By the time the Law Society changed its position on the admission of women to the legal profession, at a special meeting in March 1919, there is a sense from the debates in its council and in parliament that the fight had gone out of those opposing admission.

Speeches against were in the minority, and pro-admission votes in council and parliament were convincing majorities for supporters of equality. That picture held true for the rest of 1919.

But attitudes had not changed overnight, and as the legal profession headed towards the bar on admission being lifted, two excerpts from the Solicitors Journal (SJ) 1919 give a flavour of the world into which the first women lawyers were set to step.

The first is the SJ’s editorial comment, 21 June 1919. On the Barristers and Solicitors (Qualification) Bill, SJ noted: ‘We imagine there is little doubt that it will pass.’ (It was, of course, displaced by the Sex Disqualification (Removal) Bill/Act).

That being the case, SJ’s editor switches to ruminative mode, referencing an article by ‘Miss (we think we have that right) H Newton Walker’ writing in ‘the current number of the Englishwoman’.

He continues: ‘She concludes a very interesting article on “Women and the Bar” by saying, “As a general rule success at the Bar is only obtained as a result of considerable industry, perseverance, and ability.” But this is to put it mildly. For a fortunate few – if they have influence to back them – the adjective “considerable” may be enough; but for men who only have their own efforts to look to, a much stronger word is necessary, and to unlimited industry and perseverance – we need not labour the ability – must be added unfailing health. 

Can I detect the voice of a member of the SJ editorial team who tried, and failed, at the Bar? I have no way of knowing. Anyway, he goes on: ‘It is possible there are women who will come up to the standard in all these respects, and even with less rigorous qualifications they may attain a fair measure of success, but this is for the future to shew. Miss Walker gives a very readable sketch of the course which women who aim at admission to the Bar will have to go through.’

The final section of Walker’s article quoted seems chosen for mockery: ‘There is little doubt that the extremely pleasant conditions which already exist will be made even more enjoyable by the social intercourse of both sexes, and it may even happen that the Inns will become a much more prominent feature of the social life of the country.’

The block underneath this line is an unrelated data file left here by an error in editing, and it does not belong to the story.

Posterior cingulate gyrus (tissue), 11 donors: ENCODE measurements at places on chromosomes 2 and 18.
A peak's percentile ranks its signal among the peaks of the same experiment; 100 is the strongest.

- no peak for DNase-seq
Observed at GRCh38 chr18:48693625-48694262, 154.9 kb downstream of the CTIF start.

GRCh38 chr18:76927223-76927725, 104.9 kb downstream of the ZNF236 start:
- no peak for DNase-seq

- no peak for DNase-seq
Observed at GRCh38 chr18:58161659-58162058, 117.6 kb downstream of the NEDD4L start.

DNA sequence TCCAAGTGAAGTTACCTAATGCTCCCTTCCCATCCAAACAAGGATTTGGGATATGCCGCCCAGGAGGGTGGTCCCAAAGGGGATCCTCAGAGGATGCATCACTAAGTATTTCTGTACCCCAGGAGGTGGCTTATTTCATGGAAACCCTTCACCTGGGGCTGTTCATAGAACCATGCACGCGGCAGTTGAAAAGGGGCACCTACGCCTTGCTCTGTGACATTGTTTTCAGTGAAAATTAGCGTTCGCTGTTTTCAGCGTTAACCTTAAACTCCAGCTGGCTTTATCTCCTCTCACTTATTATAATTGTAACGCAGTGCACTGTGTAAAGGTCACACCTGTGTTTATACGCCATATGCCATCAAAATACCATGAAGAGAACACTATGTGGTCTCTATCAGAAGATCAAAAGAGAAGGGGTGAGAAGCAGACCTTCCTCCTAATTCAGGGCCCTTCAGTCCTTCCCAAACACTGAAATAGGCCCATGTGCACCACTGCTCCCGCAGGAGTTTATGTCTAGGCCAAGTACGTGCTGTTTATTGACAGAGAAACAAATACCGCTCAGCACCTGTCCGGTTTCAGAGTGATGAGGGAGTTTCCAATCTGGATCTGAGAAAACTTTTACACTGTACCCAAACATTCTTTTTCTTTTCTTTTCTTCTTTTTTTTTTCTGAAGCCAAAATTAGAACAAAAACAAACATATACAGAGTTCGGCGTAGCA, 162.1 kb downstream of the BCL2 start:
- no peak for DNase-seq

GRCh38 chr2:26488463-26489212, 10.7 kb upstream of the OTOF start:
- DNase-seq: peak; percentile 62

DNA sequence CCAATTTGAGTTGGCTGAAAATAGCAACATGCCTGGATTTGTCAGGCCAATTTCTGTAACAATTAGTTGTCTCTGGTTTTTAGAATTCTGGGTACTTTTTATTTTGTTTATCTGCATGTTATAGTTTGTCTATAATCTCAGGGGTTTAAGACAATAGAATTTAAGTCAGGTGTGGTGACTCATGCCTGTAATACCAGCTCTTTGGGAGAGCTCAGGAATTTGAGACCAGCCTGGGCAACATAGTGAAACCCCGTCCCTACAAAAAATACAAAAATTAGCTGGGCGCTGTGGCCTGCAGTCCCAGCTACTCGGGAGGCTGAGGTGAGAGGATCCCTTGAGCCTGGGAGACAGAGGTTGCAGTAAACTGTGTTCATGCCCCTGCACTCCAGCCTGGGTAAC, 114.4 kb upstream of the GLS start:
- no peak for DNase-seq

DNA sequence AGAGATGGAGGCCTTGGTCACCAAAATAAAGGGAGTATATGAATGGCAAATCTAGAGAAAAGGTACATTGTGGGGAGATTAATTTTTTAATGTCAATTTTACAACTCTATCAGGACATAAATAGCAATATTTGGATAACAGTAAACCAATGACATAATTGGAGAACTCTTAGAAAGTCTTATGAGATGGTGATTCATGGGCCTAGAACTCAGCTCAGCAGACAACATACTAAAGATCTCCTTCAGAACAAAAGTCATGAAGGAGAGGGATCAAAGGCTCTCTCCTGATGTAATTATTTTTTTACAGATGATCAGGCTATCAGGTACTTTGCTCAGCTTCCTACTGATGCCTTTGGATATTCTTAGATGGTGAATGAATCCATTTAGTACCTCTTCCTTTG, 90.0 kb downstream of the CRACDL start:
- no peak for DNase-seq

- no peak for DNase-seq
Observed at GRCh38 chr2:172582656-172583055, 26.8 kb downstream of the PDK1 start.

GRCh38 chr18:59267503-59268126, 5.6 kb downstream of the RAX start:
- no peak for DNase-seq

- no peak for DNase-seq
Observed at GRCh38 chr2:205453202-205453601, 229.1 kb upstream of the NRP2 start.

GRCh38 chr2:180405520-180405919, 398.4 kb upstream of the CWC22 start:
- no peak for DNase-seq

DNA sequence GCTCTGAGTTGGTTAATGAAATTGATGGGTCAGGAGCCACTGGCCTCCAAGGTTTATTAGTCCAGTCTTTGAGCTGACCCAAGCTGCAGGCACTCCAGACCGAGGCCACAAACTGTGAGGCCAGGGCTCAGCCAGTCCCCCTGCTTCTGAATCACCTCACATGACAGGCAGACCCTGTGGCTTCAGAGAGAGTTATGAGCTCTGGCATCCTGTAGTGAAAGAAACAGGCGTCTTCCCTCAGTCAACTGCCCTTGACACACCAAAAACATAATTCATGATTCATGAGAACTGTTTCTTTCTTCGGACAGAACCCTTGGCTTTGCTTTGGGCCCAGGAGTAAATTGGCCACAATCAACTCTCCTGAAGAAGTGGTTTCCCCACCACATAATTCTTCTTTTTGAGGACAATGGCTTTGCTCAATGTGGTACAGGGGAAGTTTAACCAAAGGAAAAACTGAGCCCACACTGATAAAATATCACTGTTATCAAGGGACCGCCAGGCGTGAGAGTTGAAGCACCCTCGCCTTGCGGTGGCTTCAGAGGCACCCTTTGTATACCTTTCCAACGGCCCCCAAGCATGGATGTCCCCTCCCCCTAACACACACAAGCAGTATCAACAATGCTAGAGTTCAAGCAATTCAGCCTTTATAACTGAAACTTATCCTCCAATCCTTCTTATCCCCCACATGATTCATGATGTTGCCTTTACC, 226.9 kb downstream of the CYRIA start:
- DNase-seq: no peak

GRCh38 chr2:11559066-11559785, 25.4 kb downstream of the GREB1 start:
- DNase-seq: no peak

The second excerpt is from the 19 July 1919 issue – an account of the council vote to admit women to its classes and lectures. Speaking against, council member JW Reid was recorded as saying the following: ‘He thought there were certain professions into which, clearly and obviously, it was not wise to admit women. Taking, for example, the Army and the Navy… They were fighting professions, and the solicitors’ was to a certain extent a fighting profession, and, as far as that was concerned, it might be very unfortunate disaster if they brought into the profession, with its unfortunate liabilities to fight, the opposite sex.’

A lack of relevant experience does not, by his own admission, seem to have held JW Reid back in opposing the motion: ‘He did not pretend to have a very great experience in Judges’ Chambers at the present times. It used to be called the “Bear Garden”, and [he] hoped that there might not be found there in a very short time a great many she bears to set up a fight between man and woman in matters of law. It would be a very great misfortune.’

In commissioning history articles for the Gazette’s Women in the Law page, I have been working with academics who share my view that one should be wary about likening present experience to past events.

The thrill of going to contemporary sources is that though dead, they can seem to bring the past alive. That is of course their danger. But it is interesting to note that RW Reid’s attitude to women in litigation is identical to that experienced by women of my generation (born in the 1970s) who were advised that women should not go into litigation because they would not be ‘aggressive’ enough – and that by the way could they also wear skirts instead of trousers.

We are, at the very least, still standing in the a partial shadow cast by Reid and his contemporaries.